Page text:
While awaiting U.S. Supreme Court action on two other N.C. election cases, state legislative leaders now have asked the nation’s highest court to block a controversial state court election settlement.

That Oct. 2 settlement led to the two federal lawsuits already sitting in front of U.S. Chief Justice John Roberts.

“The secretive settlement deal eliminated the witness requirement for absentee ballots and extended the deadline by which absentee ballots must be received to nine days after Election Day,” according to a news release from Senate leader Phil Berger’s office. Berger is a Republican representing Rockingham County.

“The deal was worked out in secret between the Democratic Party-controlled N.C. State Board of Elections, Democratic Attorney General Josh Stein, and Democratic Party super-lawyer Marc Elias,” the news release added.

“It’s clear that the allied Democrats struck the deal in secret because Sen. Berger and [House] Speaker [Tim] Moore, who are co-defendants in the case, did not know about the existence of negotiations, much less a settlement, until the deal until was publicly announced.”

“Attorney General Stein is on the ballot this year,” the news release continued. “He negotiated changes to the rules of his own election after ballots had already been cast. He has refused to turn over public records surrounding the negotiations with Marc Elias.”

Elias is national Democrats’ point man for multiple election-related lawsuits.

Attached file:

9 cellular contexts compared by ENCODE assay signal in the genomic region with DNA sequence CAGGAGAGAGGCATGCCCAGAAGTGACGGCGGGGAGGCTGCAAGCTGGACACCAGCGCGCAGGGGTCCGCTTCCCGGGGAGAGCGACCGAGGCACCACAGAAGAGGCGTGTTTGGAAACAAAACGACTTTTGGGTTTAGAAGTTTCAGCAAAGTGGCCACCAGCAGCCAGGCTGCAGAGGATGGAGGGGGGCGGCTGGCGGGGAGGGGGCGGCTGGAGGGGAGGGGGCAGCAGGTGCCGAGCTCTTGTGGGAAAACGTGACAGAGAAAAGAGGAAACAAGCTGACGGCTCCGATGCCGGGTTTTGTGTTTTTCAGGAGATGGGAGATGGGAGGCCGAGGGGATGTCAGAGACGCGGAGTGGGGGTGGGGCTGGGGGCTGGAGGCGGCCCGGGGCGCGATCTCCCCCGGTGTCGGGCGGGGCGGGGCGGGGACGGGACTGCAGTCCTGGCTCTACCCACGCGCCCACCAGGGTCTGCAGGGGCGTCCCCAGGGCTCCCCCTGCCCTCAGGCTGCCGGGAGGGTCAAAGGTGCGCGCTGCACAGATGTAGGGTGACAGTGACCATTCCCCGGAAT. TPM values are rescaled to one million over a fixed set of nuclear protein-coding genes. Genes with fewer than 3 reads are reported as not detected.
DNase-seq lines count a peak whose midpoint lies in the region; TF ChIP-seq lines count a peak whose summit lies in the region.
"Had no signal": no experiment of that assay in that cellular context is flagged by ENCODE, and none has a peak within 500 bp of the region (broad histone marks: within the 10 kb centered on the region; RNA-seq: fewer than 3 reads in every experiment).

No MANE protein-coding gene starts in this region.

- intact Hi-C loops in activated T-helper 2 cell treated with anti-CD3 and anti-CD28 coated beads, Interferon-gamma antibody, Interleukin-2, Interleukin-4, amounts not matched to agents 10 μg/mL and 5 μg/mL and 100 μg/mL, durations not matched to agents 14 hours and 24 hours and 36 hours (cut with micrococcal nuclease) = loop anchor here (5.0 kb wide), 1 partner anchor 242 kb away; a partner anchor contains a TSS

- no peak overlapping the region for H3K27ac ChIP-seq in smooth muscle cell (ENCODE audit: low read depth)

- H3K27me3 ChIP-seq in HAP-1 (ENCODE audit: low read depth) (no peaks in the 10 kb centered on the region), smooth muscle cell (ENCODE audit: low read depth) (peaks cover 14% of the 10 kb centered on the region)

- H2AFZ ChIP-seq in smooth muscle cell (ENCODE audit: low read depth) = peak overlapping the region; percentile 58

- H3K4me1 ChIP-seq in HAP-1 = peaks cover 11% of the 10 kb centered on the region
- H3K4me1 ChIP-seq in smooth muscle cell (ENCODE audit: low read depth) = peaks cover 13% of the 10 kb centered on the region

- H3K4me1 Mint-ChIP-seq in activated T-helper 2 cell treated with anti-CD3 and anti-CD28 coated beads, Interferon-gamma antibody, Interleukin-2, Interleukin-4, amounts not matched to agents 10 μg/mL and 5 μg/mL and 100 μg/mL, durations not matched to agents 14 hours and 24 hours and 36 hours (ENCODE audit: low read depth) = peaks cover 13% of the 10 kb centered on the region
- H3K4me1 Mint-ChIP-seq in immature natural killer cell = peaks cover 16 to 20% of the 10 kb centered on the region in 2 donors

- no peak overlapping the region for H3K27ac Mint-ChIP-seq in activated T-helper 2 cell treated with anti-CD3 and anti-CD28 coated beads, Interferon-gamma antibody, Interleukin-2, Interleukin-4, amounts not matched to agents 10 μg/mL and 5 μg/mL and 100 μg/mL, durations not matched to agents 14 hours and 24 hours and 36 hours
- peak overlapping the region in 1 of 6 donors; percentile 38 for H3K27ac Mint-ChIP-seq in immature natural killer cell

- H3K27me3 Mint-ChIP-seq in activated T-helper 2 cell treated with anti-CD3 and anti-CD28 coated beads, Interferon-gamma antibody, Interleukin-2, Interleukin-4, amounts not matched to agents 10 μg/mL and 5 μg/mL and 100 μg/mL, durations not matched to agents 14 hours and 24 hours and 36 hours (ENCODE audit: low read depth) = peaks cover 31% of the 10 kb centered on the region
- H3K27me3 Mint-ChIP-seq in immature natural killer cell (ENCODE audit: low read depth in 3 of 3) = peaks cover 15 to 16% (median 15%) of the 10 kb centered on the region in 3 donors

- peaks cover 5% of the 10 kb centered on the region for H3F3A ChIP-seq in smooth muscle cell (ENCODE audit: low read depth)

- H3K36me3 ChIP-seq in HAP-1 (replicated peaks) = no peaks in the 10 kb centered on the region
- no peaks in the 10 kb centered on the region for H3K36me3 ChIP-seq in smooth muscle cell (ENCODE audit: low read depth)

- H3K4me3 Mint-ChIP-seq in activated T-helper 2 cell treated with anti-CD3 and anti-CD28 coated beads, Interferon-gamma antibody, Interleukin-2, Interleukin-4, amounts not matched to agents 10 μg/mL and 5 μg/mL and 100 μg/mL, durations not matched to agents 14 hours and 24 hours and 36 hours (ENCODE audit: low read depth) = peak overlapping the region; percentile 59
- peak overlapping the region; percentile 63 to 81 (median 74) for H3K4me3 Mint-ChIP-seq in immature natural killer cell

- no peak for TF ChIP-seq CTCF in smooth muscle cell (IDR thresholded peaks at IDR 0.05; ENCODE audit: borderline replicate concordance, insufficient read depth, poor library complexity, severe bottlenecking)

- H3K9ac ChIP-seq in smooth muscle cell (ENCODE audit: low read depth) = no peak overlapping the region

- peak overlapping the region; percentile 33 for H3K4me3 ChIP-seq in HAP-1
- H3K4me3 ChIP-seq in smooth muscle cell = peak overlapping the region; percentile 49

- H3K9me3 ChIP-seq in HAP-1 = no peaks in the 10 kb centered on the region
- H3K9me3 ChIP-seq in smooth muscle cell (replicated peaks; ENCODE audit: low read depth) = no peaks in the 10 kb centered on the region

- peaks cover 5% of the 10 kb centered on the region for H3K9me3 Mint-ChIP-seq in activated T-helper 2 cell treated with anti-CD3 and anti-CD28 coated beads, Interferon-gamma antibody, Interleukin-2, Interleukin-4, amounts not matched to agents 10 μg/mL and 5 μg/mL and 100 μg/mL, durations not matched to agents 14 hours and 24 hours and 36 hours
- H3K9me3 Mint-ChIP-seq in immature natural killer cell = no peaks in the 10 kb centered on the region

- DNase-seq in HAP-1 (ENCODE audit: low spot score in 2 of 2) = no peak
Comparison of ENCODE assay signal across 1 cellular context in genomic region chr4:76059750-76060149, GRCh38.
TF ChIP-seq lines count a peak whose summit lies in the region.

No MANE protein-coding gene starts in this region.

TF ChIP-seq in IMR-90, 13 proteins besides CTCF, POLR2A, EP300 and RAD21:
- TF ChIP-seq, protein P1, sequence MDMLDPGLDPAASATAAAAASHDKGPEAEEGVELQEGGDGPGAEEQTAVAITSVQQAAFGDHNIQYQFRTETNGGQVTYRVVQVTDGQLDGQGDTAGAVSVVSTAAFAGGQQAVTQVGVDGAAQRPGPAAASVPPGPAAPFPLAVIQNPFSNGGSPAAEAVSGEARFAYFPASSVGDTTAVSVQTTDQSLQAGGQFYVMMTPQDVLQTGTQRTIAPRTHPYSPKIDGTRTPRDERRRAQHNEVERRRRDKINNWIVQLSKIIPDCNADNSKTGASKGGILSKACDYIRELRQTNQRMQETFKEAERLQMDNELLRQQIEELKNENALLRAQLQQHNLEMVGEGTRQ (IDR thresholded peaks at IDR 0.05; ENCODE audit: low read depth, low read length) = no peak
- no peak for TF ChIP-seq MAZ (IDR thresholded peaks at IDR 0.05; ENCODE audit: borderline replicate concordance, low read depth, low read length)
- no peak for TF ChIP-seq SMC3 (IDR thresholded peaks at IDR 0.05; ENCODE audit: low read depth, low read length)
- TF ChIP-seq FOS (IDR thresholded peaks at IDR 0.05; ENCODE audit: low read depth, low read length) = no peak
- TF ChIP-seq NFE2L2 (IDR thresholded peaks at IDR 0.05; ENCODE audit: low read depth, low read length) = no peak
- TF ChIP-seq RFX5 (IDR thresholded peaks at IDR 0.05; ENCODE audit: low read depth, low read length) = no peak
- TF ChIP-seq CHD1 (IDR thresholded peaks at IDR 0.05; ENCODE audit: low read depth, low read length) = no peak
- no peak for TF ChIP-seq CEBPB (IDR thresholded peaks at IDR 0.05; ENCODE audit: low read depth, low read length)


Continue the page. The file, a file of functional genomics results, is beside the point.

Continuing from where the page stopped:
Berger and Moore’s latest court filing asks the U.S. Supreme Court to block the state trial court settlement pending appeal of the case.

“Indeed, the activity at issue here is remarkable: it involves unelected state bureaucrats teaming up with state-court plaintiffs to secure a state-court consent judgment substantially changing the rules the legislature set specifically for this election weeks after voting started,” according to the legislative leaders’ court filing. “To add to the audacity of this action, Respondents are likely to tell this Court that it is simply too late to correct their unlawful behavior given the closeness of election day. This ‘reminds us of the legal definition of chutzpah: a young man, convicted of murdering his parents, who argues for mercy on the ground that he is an orphan.’

“It also would provide a roadmap for other state election officials seeking to change election rules to their own liking — simply wait until close to (or after) voting starts to act and then insist it is too late for this Court to do anything about it,” the brief continued. “This type of activity must be rejected before it is given a chance to take root.”

All parties have been waiting since Sunday for the Supreme Court to respond to filings in the Moore v. Circosta and Wise v. Circosta cases. Since Roberts’ weekend deadline for briefs in those cases, the Supreme Court welcomed Amy Coney Barrett as its ninth justice.

A ruling on those two cases could arrive at any time. Berger’s news release suggests the high court is likely to address its latest request at the same time as it rules in the other cases.